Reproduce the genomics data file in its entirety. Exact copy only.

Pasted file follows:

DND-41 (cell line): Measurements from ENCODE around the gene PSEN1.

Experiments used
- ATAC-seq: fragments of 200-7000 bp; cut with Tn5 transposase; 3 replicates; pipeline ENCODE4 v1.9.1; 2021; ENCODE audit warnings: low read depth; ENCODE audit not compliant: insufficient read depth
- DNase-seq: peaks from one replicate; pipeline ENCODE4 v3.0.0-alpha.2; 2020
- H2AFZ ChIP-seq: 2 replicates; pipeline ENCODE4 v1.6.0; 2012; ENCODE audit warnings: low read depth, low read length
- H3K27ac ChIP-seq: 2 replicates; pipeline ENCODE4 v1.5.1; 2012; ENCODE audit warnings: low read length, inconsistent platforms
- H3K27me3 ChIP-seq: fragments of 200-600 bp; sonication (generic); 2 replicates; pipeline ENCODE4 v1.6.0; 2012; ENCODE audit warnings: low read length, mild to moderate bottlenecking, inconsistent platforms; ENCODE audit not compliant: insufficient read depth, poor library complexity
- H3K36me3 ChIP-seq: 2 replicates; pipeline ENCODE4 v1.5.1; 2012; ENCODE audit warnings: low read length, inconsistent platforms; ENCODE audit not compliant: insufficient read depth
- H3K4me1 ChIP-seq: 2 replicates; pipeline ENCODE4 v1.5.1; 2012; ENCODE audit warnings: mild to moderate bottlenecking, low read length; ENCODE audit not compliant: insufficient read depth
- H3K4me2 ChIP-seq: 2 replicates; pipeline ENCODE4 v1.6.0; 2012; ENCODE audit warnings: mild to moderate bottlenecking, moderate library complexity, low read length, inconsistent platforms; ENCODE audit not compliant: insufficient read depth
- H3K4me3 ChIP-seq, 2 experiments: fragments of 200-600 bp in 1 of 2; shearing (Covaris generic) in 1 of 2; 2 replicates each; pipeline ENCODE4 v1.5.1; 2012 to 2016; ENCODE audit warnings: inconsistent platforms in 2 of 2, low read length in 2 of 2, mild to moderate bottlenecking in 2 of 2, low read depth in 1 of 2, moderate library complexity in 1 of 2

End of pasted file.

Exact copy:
DND-41 (cell line): Measurements from ENCODE around the gene PSEN1.

Experiments used
- ATAC-seq: fragments of 200-7000 bp; cut with Tn5 transposase; 3 replicates; pipeline ENCODE4 v1.9.1; 2021; ENCODE audit warnings: low read depth; ENCODE audit not compliant: insufficient read depth
- DNase-seq: peaks from one replicate; pipeline ENCODE4 v3.0.0-alpha.2; 2020
- H2AFZ ChIP-seq: 2 replicates; pipeline ENCODE4 v1.6.0; 2012; ENCODE audit warnings: low read depth, low read length
- H3K27ac ChIP-seq: 2 replicates; pipeline ENCODE4 v1.5.1; 2012; ENCODE audit warnings: low read length, inconsistent platforms
- H3K27me3 ChIP-seq: fragments of 200-600 bp; sonication (generic); 2 replicates; pipeline ENCODE4 v1.6.0; 2012; ENCODE audit warnings: low read length, mild to moderate bottlenecking, inconsistent platforms; ENCODE audit not compliant: insufficient read depth, poor library complexity
- H3K36me3 ChIP-seq: 2 replicates; pipeline ENCODE4 v1.5.1; 2012; ENCODE audit warnings: low read length, inconsistent platforms; ENCODE audit not compliant: insufficient read depth
- H3K4me1 ChIP-seq: 2 replicates; pipeline ENCODE4 v1.5.1; 2012; ENCODE audit warnings: mild to moderate bottlenecking, low read length; ENCODE audit not compliant: insufficient read depth
- H3K4me2 ChIP-seq: 2 replicates; pipeline ENCODE4 v1.6.0; 2012; ENCODE audit warnings: mild to moderate bottlenecking, moderate library complexity, low read length, inconsistent platforms; ENCODE audit not compliant: insufficient read depth
- H3K4me3 ChIP-seq, 2 experiments: fragments of 200-600 bp in 1 of 2; shearing (Covaris generic) in 1 of 2; 2 replicates each; pipeline ENCODE4 v1.5.1; 2012 to 2016; ENCODE audit warnings: inconsistent platforms in 2 of 2, low read length in 2 of 2, mild to moderate bottlenecking in 2 of 2, low read depth in 1 of 2, moderate library complexity in 1 of 2